2. Do nothing and let it drop. About one quarter of students voted for this. I’ve made my point and he may well be terrified. While you cannot excuse his actions, you can certainly empathise with his despair at this digital archive of his transgressions available with a simple Google search of his name. Perhaps my response has been enough to make him stop his anti-social online behaviour. My original blog post on his dismissal remains live, so prospective employers are still on notice about him. Besides which, he himself might be vulnerable and further pressure might be detrimental to him. The research shows cyberbullies often have a mental illness, a personality disorder or engage during substance abuse. Worse still, it might prompt him to escalate the matter and perhaps retaliate by carrying out that threat or something worse.
  3. Blog about it. The remaining quarter of students thought this was the best course of action. It spreads the message to other potential bullies, educates the community about the problem, and it’s what I do best. It could be as little as writing a piece like this.

Of course, the other options are still available to me now I have posted this blog, and I can still proceed with pressing charges. I’d appreciate your advice if you’d care to comment below.

For information about cyberbullying go to cybersmart.gov.au or contact Lifeline on 13 11 14.

Thanks to these tweeps for your supportive comments:

© Mark Pearson 2014

Disclaimer: While I write about media law and ethics, nothing here should be construed as legal advice. I am an academic, not a lawyer. My only advice is that you consult a lawyer before taking any legal risks.

9 Comments

Filed under Media regulation, mental health, social media, Uncategorized

9 responses to “Diary of a cyberbullying victim

  1. Wow, I did not realise you had been through that. It shows how widespread and insidious cyber bullying is, when someone of your calibre is attacked like that. Having been a victim of cyber bullying myself, a few followers coming to my defence (including those with legal backgrounds) pretty much put a stop to it. I did remove the offensive comments and threats though, as some were also attacking my followers,. Of course, I have screensavers and copies of everything, just in case. It’s fair enough to advise ignoring them and I don’t mind them having a go at me, but leave my followers alone. (Also? Least offensive posts ever generally. Go figure)

  2. I wouldn’t have responded to him. Bullies are mostly bluff and back down quickly if they cop a legal notice or a visit from the police.

    It’s unlikely WordPress would have allowed that site, especially on its free platform, and if he’d taken it live, you could have had it removed on request. It would appear to be in violation of their terms of service. A complaint to the webhost can also work.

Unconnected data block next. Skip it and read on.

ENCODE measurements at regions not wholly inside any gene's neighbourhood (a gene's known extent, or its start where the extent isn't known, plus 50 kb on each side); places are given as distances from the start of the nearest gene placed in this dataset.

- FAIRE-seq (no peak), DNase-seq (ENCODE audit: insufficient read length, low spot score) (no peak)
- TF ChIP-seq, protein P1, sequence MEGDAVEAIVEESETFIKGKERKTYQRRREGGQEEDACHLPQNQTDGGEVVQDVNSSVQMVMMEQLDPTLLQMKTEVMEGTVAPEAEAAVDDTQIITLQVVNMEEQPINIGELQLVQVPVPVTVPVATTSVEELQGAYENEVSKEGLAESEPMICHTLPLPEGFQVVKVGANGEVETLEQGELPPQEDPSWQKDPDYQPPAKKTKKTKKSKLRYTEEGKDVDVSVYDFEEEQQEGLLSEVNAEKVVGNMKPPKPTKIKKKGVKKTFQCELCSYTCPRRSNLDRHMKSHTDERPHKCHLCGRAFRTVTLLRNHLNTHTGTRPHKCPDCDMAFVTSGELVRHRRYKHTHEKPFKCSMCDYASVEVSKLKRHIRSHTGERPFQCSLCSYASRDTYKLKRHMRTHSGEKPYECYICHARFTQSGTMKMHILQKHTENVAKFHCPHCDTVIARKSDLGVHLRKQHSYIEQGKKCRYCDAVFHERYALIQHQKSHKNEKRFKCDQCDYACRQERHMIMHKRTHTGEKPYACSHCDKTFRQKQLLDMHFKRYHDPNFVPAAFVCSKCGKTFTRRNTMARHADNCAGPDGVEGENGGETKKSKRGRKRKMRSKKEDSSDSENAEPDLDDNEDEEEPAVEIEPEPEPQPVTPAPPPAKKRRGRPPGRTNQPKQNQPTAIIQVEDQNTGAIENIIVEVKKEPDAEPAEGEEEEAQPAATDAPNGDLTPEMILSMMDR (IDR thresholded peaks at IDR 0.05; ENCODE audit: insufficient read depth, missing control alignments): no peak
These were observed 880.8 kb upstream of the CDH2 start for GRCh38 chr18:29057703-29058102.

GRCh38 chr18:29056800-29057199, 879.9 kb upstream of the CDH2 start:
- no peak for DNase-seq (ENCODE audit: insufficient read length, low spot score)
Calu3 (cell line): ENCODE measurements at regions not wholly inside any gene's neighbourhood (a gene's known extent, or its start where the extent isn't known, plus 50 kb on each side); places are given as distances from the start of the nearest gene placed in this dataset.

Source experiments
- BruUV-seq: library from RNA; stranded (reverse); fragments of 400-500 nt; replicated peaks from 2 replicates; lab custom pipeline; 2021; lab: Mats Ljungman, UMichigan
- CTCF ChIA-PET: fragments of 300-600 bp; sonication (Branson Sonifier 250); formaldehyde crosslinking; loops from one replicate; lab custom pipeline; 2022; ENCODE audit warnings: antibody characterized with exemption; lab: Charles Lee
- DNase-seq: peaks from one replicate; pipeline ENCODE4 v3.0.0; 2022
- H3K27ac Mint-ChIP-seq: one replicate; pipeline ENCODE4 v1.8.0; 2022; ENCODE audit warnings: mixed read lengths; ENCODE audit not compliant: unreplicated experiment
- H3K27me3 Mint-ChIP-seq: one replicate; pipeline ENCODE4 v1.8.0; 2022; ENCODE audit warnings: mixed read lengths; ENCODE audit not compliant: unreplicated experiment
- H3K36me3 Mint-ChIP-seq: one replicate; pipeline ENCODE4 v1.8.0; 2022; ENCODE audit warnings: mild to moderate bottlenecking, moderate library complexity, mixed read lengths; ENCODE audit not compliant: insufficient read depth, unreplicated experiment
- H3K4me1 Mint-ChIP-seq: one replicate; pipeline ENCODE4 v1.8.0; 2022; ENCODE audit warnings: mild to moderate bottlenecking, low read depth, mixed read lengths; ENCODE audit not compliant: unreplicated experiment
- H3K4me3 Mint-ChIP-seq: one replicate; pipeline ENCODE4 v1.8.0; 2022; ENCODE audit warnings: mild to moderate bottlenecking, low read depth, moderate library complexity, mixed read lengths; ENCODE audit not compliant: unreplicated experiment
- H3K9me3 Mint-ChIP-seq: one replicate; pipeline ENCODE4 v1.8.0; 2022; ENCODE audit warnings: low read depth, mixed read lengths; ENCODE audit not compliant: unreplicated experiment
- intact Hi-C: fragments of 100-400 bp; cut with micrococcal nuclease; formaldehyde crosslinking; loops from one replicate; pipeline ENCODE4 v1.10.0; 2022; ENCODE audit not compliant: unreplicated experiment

As Claire above pointed out, you could report him to the police. Depending on the state, you could have him charged with stalking if he sends you more than two emails.

    The site and site name would have been defamatory, so a cease and desist notice to him should have done the trick, but you’d be paying a solicitor. Google will also remove search results on request, but it helps if you have a solicitor on board.

    A friend of mine in the web business (in Australia) was targeted by an ex employee in India with a slew of defamatory websites, which were pulled down quickly on request to web hosts and Google. The culprit has also been charged with attempted blackmail at least and faces a max 5 year jail sentence in India.

    As a side note, I’m an anti-cult activist accused of cyber-bullying for posting material on the group’s activities they don’t want the public to see. I blog on the free WordPress platform and have withstood a heap of false abuse and copyright infringement complaints. They have not attempted a defamation action because they’d lose. So the WordPress processes work very well IMO.

    • Thanks kindly Darkly Venus! Fascinating work you are doing, and sage advice. BTW, I was slated to speak to a conference on cyberbullying that group was holding a couple of years ago but withdrew when people alerted me to those allegations about them. Cheers, Mark.

      • Ha ha! Yes, I remember that. That’s how I found out about you and your work.

        The Cyberbullying conference was a great idea, and would have been super interesting with high caliber speakers. I asked them on Facebook why they hadn’t invited me to speak about my experience as an accused cyberbully – to give my side of the story – but they removed the comment, and never replied. 🙂

        The cult – a bit like your stalker – perceive they’re being bullied or persecuted when bloggers etc. are very much within their rights to report facts or comment on factual public behaviours or unlawful behaviours/convictions.

        As you point out in your book, what’s not okay is to write stuff that isn’t true.

  3. claire

    I believe this blog post/account is advanced as the basis of a police report, if you hear one more word, submit it to your local police station; repeat offending perpetrators at the serious end such as you have encountered need to be woken up. C

  4. I have seen the trolls and the cyber bullies in the days of AOL chat rooms in the late 1990s. The most effective action you can take against a cyber bully is to ignore him/her. They only make fools of themselves if they have no one to bother.